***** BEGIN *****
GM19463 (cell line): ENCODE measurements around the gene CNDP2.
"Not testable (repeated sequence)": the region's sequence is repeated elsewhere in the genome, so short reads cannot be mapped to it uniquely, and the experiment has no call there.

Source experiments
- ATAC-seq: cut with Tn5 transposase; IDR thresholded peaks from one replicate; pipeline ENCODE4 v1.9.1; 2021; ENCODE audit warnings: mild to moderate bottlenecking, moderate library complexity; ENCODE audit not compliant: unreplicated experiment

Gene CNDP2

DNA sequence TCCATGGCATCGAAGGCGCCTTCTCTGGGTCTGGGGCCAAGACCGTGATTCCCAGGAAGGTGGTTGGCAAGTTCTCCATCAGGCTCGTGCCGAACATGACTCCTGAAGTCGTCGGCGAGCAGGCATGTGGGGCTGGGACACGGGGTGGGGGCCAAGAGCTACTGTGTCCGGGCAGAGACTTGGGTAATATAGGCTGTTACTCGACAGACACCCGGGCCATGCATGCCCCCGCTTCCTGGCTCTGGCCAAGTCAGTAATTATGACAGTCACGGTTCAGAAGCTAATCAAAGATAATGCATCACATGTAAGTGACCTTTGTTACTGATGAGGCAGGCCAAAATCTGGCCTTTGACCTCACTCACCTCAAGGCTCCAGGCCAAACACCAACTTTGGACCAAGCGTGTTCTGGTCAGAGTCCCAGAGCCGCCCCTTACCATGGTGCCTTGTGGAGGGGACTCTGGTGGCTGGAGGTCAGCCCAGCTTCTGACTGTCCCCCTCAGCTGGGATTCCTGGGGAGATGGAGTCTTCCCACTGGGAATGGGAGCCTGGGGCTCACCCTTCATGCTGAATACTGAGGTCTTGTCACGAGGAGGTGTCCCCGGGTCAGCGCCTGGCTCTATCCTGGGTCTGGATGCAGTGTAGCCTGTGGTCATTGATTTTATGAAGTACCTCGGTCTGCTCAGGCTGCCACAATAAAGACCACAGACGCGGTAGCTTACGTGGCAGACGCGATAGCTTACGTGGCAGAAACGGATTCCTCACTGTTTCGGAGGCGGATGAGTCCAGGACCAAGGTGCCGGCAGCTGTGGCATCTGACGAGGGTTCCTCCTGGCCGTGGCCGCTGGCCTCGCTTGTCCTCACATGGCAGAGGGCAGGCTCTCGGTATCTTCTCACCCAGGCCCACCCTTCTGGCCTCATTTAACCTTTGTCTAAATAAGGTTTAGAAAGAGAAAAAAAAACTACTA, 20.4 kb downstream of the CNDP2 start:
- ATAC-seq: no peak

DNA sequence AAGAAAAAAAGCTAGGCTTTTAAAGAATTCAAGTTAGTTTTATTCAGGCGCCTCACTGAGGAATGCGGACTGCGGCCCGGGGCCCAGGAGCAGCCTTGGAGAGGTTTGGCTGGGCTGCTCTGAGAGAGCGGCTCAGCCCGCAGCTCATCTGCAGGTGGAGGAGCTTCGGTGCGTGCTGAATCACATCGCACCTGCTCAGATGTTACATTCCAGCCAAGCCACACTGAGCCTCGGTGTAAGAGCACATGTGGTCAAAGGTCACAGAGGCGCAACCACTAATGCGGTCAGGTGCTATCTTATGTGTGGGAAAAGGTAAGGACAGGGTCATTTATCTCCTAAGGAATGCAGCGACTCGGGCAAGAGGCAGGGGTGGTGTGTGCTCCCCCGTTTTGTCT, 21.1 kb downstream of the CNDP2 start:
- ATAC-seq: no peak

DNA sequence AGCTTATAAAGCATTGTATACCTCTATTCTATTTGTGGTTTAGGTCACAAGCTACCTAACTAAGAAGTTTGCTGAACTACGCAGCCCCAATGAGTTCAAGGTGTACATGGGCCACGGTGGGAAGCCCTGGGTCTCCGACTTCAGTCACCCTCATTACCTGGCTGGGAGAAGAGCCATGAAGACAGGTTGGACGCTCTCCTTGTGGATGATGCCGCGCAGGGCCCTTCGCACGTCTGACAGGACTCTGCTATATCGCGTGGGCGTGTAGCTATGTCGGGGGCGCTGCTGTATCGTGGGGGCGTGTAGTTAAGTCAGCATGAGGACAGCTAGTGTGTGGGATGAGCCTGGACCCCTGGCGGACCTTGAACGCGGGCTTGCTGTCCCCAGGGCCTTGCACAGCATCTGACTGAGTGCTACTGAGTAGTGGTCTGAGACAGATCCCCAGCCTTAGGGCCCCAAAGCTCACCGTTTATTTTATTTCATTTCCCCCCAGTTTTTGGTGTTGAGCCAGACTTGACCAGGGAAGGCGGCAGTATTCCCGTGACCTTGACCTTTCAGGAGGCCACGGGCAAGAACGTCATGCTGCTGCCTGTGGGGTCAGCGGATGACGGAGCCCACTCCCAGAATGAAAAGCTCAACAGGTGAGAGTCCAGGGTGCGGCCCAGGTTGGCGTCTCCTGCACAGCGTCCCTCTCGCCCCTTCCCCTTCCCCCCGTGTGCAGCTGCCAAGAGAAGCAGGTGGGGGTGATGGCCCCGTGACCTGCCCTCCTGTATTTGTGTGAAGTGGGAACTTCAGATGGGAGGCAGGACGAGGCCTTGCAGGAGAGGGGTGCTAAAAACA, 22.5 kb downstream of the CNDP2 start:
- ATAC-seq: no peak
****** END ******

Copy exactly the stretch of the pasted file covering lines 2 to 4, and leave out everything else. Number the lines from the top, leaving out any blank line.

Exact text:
"Not testable (repeated sequence)": the region's sequence is repeated elsewhere in the genome, so short reads cannot be mapped to it uniquely, and the experiment has no call there.

Source experiments
- ATAC-seq: cut with Tn5 transposase; IDR thresholded peaks from one replicate; pipeline ENCODE4 v1.9.1; 2021; ENCODE audit warnings: mild to moderate bottlenecking, moderate library complexity; ENCODE audit not compliant: unreplicated experiment